I enjoy Laura Ingraham, I enjoy sarcastic humor, but I most certainly don't enjoy President Obama, his unavoidable presence in every form of media all day every day, or his version of what our country and government should be. So this book seemed like a natural for me.
This was my first Audible download. I was eagerly looking forward to some laughs at the President's expense, but found myself stopping the book after about twenty minutes or so (several times), finding myself getting tense and annoyed at Laura's often preachy and almost shrewish presentation until I ultimately stopped listening to it altogether. Where's the yucks? If I wanted to be told what to think and how to feel about Obama I'd tune in to one of the many 24/7 infomercials about him (pro OR con) on cable tv or talk radio.
So, I guess I liked the idea of this book better than the actual book itself. You're really spinning the wheel on this one if you're looking for laughs. I personally found it unfunny and unlistenable.
One of the more engaging books I've listened to in awhile. If you're a listener that enjoys historical trivia in bite sized bits, then this book's for you.
Overall, the character voices, the accents and, the general narration makes for pleasurable listening. I, however, found myself cringing every time McLarty read cavalry as Calvary (as so many other narrators do). Huge difference in the meaning of these two words, and the misuse is highly distracting.
Glenn Beck is..., well Glenn Beck.
Yes. But being able to listen to several complete stories any single sitting scratched that itch.
I rarely, if ever, use the word terrific. That said, there is really no better word to describe Tim Curry's reading of this classic. The vocal inflections between the different characters, even in conversation with one another, is truly remarkable. If you love this story, I'm certain that you'll love this audiobook. I listened to it twice in two days. It's that good.
I loved The Turtles music growing up in the late 60’s, so I jumped on this audiobook as soon as I saw it and wasn’t disappointed. Howard’s narration is like hanging out with an old friend and swapping rock and roll war stories. The stories of his interactions with rock and roll royalty are worth the price of admission alone. The stories of his personal misbehavior and of the show biz sharks that bit them are riveting. Then there are the Mothers of Invention stories, most notably his firsthand account of the concert in Montreux that was the inspiration for Deep Purple’s immortal Smoke On The Water. All in all a pleasant listen…, that I’ll probably do again in the near future. So if you’re a former child of the sixties, or just love that music, this book is for you.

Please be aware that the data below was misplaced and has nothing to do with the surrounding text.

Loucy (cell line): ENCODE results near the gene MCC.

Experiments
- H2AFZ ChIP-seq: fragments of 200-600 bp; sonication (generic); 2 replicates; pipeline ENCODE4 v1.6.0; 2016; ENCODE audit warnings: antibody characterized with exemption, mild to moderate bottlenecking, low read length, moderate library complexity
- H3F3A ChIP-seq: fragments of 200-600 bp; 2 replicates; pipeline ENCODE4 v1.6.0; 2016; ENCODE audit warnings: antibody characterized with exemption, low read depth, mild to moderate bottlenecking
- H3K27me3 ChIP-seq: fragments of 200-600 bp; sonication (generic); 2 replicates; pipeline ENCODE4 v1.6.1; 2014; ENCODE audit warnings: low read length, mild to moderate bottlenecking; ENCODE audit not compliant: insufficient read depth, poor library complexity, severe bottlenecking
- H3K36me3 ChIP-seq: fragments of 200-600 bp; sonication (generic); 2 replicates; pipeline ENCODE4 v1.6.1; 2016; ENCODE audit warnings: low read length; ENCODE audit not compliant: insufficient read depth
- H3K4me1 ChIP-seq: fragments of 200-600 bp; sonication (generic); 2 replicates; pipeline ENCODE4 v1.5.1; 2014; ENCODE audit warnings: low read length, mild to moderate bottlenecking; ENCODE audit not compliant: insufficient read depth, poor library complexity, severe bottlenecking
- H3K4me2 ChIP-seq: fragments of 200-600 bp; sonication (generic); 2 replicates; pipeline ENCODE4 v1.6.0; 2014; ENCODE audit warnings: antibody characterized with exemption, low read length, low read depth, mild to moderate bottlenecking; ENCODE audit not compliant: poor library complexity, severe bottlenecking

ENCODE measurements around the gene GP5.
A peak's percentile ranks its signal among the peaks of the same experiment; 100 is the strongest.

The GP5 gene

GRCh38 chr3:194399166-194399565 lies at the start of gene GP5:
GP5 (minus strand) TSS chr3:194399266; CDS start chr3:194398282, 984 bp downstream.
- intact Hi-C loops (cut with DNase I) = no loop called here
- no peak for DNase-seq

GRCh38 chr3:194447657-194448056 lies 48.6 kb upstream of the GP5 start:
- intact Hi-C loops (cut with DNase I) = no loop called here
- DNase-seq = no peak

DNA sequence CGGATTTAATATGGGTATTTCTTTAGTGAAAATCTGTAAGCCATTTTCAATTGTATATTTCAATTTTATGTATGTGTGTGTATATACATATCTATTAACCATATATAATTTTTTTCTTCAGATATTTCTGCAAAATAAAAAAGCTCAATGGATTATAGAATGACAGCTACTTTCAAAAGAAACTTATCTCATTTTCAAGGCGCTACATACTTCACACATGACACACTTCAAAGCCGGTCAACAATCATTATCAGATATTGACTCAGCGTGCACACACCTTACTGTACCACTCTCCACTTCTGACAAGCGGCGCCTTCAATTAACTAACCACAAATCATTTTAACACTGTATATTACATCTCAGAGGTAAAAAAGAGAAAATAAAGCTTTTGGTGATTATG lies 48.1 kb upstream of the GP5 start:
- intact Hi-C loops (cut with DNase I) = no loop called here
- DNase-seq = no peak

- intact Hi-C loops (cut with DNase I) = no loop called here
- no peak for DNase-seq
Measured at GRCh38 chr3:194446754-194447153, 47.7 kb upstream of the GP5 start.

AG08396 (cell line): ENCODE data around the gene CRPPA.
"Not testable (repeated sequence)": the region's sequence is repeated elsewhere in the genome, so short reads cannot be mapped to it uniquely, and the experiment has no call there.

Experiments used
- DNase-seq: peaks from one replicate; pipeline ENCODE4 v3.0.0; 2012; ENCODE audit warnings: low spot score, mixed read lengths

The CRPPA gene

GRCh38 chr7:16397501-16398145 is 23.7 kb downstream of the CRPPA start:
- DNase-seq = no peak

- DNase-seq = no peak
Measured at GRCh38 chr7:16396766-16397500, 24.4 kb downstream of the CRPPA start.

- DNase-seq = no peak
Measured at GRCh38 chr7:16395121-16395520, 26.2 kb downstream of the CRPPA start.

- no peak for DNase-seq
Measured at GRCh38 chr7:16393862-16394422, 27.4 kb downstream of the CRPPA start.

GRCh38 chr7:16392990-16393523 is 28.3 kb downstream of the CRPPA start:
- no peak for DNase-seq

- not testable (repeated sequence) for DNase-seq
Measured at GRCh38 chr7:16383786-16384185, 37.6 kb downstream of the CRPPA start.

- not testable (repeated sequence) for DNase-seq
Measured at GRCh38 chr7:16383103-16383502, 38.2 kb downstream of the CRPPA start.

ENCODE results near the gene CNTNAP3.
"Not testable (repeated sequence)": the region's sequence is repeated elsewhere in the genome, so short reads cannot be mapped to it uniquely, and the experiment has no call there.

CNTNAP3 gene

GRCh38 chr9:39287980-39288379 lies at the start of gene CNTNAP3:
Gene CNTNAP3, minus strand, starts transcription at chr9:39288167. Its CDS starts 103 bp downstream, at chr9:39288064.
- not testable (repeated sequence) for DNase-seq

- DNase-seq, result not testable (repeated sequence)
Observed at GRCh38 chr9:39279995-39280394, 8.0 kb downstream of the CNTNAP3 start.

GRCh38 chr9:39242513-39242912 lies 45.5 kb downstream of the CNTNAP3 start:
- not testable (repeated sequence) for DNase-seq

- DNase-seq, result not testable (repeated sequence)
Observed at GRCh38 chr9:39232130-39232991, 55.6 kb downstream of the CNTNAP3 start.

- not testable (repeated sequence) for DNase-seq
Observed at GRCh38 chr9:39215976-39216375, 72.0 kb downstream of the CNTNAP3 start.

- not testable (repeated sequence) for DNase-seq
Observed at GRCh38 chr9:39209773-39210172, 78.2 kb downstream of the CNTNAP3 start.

Some information about Maine Coon Cat's behavior. You know, like the title says. In an hour and fifteen minute audiobook, less than three minutes were spent talking about anything specific about Maine Coon Cats. The rest was filled with general grooming tips, training tips, and such.
I own a Maine Coon Cat. They are certainly a unique breed with many fascinating and endearing personality traits..., at least mine is. I wanted to learn more about why she behaves more like a puppy than a cat. Scoops her food out of her dish onto the floor when she thinks the food level is too low. Why she craves attention, yet hates to be held. Stuff like that that other Coon Cat owners and I wonder about.
The recording was disappointingly comparable to a girl reading a book into a cassette recorder in her kitchen.
I was expecting at least a couple of laughs. The Rise and Fall of the Third Reich was funnier. Apparently a dry delivery of moronic/sophomoric "jokes" is supposed to be funny. For example, when we got to the letter "L" , the narrator repeated the word "lonely" what seemed like forty times. Check, please! I'm outta here!